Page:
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Force-Feeding for Foie Gras

Foie Gras: a cruel delicacy

What gourmets see as a delicacy is hell for ducks and geese: foie gras. In reality, the unnaturally oversized liver is simply a diseased and altered organ created through extreme animal cruelty. Globally there are an estimated 42 million ducks and 3 million geese used in foie gras production; the top producing countries are France, Hungary, Bulgaria, the United States, Canada, and China.


For a product commonly regarded as a luxury, the force-feeding of ducks and geese for foie gras is one of the cruelest practices on animals. The purpose of force-feeding is to make the animals sick through over-feeding, resulting in a diseased liver that grows to 8 or more times the normal size. For humans, scientific studies have shown that consumption of foie gras is associated with a fatal disease called secondary amyloidosis.


The practice of force feeding involves a thick tube that is rammed down the animal’s throat, allowing for a large amount of food (typically a mixture of boiled corn and pure fat) to be pumped directly into the stomach. The metal tube is stuck down their throats as often as three times per day for two to three weeks and the amount of food is increased from feeding to feeding. Mechanical feeding technology allows for a production line of force-feeding. Up to 400 animals per hour can be force-fed by these mechanized systems and made successively ill.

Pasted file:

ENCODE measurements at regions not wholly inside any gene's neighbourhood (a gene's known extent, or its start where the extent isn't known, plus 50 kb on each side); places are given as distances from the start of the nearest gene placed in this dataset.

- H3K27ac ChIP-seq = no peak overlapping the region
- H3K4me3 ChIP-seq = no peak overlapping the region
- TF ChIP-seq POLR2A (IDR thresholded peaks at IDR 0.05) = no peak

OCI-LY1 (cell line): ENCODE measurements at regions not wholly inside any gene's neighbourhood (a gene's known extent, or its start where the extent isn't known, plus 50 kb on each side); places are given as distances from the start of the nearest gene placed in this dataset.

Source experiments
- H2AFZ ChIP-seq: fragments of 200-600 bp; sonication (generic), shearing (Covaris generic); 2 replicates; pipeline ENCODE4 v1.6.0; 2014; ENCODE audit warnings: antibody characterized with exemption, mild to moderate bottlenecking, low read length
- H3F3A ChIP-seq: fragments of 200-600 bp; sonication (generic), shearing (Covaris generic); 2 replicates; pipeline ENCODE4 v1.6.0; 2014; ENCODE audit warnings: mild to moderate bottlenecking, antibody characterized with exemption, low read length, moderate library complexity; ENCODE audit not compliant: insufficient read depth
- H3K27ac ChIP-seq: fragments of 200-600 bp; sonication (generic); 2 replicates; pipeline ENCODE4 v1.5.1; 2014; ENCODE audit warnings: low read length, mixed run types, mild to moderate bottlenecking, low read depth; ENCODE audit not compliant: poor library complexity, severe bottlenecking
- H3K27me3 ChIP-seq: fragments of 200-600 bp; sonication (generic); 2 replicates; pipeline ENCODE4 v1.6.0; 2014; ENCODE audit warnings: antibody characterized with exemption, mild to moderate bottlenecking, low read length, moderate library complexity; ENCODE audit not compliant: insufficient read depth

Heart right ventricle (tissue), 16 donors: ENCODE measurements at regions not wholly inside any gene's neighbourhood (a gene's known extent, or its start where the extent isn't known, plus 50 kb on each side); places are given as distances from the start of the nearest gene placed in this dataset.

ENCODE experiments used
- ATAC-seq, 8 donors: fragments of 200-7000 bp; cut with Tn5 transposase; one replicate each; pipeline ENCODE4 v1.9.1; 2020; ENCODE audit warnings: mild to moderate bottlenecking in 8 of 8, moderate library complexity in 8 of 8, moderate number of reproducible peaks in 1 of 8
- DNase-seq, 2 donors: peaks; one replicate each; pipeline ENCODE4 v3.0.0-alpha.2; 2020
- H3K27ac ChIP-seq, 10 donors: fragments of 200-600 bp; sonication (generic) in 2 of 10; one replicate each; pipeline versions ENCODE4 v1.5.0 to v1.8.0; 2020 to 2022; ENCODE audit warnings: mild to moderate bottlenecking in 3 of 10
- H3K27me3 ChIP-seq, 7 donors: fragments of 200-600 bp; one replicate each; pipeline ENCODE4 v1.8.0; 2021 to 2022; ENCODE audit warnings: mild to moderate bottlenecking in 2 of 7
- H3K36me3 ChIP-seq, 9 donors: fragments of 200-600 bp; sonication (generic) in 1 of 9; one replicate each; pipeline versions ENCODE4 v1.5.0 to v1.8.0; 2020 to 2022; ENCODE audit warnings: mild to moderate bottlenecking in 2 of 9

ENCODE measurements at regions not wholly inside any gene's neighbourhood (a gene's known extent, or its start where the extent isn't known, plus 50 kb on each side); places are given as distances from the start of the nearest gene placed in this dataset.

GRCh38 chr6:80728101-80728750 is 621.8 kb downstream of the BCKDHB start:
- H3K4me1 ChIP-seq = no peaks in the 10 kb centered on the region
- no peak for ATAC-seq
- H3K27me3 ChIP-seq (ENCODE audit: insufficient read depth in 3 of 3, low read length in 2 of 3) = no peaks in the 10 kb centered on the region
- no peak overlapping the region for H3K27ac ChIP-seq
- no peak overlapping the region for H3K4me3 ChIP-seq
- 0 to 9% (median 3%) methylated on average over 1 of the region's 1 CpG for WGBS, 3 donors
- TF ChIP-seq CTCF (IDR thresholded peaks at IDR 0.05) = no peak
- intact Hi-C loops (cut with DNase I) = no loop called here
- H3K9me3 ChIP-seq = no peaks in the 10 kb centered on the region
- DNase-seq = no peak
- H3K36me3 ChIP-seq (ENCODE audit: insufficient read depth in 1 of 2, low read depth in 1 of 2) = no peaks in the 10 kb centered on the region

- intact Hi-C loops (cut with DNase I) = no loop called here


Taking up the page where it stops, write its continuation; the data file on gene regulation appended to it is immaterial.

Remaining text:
The brutal manner of force-feeding through metal tubes leads to serious injury of the esophagus, often causing wounds and puncture holes. This is particularly evident when the animals are left panting after the administration of their feed mixture. The symptoms suffered by the geese or ducks include thermal (heat) stress, shortness of breath, and the formation of a pathogenic fatty liver. By the end of their lives, the fat content of the liver is more than 50%. Due to their enormous body mass, most geese and ducks can barely walk and spend most of their time sitting.


Geese and ducks are birds that are used to living by the water. Their natural instincts are to explore their surroundings, swim around and clean themselves, but none of this is possible in dark stables. Their space to move is limited; even if they had enough room to walk around, they hardly could due to their enormous weight increase. In many cases the conditions are even worse: after being force-fed, the animals are stuck into small cages so that they cannot exercise and their weight will keep increasing. According to a 2015 report published by the University of Cambridge in the United Kingdom, “With force-feeding the duck lacks control over an aspect of its life that is crucial to its survival, the ingestion of appropriate quantities of an appropriate diet. This loss of control leads to very poor welfare.”


As a result of this practice animals suffer from severe health problems and pain and some of them even die during the process of force-feeding or transport to slaughter. It’s hardly surprising that 10 to 20 times more animals die in the force-feeding industry than in conventional farming.

There are no cruelty-free ways of producing foie gras. The agony these animals have to suffer in their short lives makes us speechless and is therefore a practice that FOUR PAWS believes should be banned in the U.S. and abroad.